This handout is a traditional introduction to any language features. You might not be able to comprehend some of the features fully at this stage but don\u2019t worry, you\u2019ll get to know about these as we move on with the course
Very similar C/C++ syntax, operators, etc.
The core language is simpler than C++ -- no operator overloading, no pointers, and no multiple inheritance
The way a java program deals with memory is much simpler than C or C++.
The JVM "verifier" checks the code when it is loaded to verify that it has the correct structure -- that it does not use an uninitialized pointer, or mix int and pointer types. This is one-time "static" analysis -- checking that the code has the correct structure without running it.
The JVM also does "dynamic" checking at runtime for certain operations, such as pointer and array access, to make sure they are touching only the memory they should. You will write code that runs into
As a result, many common bugs and security problems (e.g. "buffer overflow") are not possible in java. The checks also make it easier to find many common bugs easy, since they are caught by the runtime checker.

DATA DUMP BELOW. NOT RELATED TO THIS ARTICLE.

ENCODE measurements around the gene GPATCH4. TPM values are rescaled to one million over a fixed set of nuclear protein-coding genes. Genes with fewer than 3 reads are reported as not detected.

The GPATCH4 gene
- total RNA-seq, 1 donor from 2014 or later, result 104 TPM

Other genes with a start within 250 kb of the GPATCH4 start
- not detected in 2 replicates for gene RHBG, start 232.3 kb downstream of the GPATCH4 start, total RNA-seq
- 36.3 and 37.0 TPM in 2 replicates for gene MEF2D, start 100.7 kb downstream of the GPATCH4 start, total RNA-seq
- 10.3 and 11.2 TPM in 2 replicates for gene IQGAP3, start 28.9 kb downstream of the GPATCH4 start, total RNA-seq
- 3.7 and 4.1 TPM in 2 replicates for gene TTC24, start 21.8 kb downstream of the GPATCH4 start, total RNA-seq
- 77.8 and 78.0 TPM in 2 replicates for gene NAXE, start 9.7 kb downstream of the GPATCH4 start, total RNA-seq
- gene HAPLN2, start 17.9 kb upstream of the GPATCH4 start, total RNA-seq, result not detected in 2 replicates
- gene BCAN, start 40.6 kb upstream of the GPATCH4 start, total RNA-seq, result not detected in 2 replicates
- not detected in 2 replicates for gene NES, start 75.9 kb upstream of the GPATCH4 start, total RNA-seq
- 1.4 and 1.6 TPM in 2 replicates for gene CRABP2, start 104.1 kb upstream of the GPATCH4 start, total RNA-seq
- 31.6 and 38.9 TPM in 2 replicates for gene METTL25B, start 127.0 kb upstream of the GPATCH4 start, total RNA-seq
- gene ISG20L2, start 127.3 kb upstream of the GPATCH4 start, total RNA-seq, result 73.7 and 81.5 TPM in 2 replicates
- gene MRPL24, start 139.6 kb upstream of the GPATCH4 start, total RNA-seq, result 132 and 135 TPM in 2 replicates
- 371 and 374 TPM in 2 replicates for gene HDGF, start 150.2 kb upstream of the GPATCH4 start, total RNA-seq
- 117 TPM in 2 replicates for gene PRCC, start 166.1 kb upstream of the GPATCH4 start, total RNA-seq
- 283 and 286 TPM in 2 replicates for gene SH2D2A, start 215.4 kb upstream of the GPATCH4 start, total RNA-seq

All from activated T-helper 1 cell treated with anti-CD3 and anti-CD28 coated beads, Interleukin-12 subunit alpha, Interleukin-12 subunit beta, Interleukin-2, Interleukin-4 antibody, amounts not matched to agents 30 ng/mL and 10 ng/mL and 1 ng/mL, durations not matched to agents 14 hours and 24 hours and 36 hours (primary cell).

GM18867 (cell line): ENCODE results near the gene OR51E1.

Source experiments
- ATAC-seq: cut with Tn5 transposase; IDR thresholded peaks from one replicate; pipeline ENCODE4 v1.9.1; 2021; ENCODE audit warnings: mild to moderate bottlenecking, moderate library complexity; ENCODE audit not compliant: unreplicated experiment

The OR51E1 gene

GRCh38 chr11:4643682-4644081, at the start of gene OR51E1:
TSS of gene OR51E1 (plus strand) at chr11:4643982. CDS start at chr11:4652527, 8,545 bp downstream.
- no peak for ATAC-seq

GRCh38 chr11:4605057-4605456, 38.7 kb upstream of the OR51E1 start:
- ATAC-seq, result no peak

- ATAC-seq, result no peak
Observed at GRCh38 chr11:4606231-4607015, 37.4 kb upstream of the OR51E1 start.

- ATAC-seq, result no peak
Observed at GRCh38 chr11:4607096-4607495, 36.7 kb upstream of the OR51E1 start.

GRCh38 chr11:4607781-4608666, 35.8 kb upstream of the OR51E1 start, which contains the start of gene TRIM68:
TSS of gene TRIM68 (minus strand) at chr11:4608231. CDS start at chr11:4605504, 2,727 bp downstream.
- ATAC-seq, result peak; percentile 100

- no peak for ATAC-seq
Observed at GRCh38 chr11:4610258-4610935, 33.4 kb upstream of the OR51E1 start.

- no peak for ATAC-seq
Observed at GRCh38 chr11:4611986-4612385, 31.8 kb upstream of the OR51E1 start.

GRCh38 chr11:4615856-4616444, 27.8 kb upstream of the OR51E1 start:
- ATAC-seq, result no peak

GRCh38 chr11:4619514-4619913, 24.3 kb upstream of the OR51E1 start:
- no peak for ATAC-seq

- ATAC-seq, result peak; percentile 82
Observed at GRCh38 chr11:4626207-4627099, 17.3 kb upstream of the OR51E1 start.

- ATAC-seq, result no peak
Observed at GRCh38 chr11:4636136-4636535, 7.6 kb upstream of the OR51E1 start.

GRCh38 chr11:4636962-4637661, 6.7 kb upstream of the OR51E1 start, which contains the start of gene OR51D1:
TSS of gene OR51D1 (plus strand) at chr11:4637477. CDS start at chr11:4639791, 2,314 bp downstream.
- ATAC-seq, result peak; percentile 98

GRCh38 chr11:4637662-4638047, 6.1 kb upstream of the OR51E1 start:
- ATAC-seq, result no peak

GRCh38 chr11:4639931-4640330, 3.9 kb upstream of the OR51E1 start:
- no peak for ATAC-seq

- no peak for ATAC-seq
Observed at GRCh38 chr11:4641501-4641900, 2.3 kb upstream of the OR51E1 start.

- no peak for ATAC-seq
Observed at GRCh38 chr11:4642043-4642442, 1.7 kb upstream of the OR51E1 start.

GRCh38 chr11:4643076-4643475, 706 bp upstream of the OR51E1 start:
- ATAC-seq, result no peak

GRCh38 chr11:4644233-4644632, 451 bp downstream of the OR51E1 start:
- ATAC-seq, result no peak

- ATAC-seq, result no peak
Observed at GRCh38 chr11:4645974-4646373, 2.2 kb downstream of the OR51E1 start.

You will generally never write code that fails the verifier, since your compiler is smart enough to only generate correct code. You will write code that runs into the runtime checks all the time as you debug -- array out of bounds, null pointer.
Java also has a runtime Security Manager can check which operations a particular piece of code is allowed to do. As a result, java can run un-trusted code in a "sandbox" where, for example, it can draw to the screen but cannot access the local file system.
Building an application in Java takes about 50% less time than in C or C++. So, faster time to market
Java is said to be \u201cProgrammer Efficient\u201d.
Microsoft hates Java, since a Java program (portable) is not tied to any particular operating system. If Java is popular, then programs written in Java might promote non-Microsoft operating systems. For basically the same reason, all the non- Microsoft vendors think Java is a great idea.
Microsoft's C# is very similar to Java, but with some improvements, and some questionable features added in, and it is not portable in the way Java is. Generally it is considered that C# will be successful in the way that Visual Basic is: a nice tool to build Microsoft only software.
Now bringing you back...
Does that email address look wrong? Try again with a different email.